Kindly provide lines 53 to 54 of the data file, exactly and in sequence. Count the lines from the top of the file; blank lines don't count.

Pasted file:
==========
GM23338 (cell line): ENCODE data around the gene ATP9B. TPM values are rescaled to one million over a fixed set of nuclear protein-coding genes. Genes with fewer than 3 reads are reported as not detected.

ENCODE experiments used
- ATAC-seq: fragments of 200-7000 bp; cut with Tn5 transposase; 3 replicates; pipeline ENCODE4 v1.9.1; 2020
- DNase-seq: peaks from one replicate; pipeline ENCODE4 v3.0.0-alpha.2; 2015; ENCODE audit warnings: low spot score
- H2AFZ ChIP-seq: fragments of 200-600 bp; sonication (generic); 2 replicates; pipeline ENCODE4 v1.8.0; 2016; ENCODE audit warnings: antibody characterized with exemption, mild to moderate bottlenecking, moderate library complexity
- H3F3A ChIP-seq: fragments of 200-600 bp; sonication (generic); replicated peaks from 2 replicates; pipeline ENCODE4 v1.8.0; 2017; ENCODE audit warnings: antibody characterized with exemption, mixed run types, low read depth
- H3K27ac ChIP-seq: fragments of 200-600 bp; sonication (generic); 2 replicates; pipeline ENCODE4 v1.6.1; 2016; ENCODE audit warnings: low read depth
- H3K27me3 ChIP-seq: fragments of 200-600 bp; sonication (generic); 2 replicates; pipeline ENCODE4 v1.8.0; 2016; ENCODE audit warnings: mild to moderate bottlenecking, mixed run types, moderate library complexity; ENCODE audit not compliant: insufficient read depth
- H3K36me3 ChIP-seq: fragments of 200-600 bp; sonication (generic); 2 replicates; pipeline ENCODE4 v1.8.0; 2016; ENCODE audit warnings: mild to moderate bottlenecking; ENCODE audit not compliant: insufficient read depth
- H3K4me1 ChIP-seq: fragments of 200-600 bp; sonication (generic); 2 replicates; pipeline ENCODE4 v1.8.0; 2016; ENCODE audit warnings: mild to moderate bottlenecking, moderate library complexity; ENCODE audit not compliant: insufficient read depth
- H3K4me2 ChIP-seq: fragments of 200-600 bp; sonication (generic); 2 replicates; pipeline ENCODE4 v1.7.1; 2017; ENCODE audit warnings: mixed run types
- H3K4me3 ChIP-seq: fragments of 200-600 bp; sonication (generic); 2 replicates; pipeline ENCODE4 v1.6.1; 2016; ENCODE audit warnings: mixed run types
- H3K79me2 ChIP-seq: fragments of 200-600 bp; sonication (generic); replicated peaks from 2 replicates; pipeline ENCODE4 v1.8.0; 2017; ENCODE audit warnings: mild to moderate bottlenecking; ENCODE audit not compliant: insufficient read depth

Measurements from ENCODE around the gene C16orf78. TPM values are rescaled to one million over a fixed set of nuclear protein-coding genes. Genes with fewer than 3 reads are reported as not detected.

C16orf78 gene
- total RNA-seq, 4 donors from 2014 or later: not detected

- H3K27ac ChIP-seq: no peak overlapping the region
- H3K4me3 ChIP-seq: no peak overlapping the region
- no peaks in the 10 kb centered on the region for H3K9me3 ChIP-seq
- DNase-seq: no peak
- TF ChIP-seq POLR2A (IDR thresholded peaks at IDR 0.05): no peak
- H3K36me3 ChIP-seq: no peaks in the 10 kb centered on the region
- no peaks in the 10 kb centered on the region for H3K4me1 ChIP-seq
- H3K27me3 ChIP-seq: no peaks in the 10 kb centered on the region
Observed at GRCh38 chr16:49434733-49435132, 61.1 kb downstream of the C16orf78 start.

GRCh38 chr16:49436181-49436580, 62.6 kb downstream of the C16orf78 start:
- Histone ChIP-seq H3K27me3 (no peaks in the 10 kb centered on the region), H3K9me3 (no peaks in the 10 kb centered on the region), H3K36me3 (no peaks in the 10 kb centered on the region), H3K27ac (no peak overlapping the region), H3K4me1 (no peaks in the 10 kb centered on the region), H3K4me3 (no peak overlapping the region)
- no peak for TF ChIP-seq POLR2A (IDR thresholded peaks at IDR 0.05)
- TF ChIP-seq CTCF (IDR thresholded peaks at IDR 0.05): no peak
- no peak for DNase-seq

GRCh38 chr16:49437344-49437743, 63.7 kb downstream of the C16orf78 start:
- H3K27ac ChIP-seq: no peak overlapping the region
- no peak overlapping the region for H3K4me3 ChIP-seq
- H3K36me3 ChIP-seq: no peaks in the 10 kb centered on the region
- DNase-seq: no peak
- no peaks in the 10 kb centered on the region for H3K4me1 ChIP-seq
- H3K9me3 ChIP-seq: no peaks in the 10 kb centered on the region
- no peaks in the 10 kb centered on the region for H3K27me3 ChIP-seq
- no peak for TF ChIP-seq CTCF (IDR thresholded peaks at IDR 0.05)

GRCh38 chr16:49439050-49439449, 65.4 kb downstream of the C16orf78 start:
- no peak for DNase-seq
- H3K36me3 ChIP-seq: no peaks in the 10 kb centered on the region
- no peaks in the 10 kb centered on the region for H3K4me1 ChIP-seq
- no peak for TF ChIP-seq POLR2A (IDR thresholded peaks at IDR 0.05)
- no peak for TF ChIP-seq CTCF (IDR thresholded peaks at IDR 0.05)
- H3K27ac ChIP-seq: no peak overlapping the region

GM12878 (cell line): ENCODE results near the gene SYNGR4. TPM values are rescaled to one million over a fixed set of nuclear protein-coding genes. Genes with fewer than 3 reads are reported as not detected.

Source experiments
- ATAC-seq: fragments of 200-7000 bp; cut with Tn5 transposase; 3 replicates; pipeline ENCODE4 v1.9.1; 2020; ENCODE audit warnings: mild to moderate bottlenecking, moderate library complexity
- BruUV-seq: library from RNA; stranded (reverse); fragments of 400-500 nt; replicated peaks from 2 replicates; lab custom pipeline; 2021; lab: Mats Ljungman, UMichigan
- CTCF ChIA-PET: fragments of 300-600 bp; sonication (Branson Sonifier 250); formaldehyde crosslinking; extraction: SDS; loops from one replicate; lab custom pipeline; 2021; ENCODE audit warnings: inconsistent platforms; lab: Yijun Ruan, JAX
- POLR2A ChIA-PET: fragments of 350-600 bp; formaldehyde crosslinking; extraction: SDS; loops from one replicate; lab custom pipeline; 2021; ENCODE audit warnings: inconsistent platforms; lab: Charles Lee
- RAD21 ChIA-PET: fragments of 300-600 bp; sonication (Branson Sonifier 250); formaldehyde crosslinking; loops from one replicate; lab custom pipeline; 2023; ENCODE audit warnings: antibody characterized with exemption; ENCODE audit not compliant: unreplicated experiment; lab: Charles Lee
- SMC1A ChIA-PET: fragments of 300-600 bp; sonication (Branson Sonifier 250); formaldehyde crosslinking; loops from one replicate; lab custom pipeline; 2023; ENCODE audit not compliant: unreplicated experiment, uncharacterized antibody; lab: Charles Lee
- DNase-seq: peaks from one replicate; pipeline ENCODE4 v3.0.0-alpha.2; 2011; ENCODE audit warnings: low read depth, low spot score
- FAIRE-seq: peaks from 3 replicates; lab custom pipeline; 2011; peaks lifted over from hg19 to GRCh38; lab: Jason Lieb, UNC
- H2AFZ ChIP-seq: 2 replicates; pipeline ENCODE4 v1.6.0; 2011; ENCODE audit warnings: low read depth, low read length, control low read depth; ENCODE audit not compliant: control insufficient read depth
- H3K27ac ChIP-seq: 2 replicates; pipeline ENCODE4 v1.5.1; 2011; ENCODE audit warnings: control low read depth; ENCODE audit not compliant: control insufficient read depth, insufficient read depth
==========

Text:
- RAD21 ChIA-PET: fragments of 300-600 bp; sonication (Branson Sonifier 250); formaldehyde crosslinking; loops from one replicate; lab custom pipeline; 2023; ENCODE audit warnings: antibody characterized with exemption; ENCODE audit not compliant: unreplicated experiment; lab: Charles Lee
- SMC1A ChIA-PET: fragments of 300-600 bp; sonication (Branson Sonifier 250); formaldehyde crosslinking; loops from one replicate; lab custom pipeline; 2023; ENCODE audit not compliant: unreplicated experiment, uncharacterized antibody; lab: Charles Lee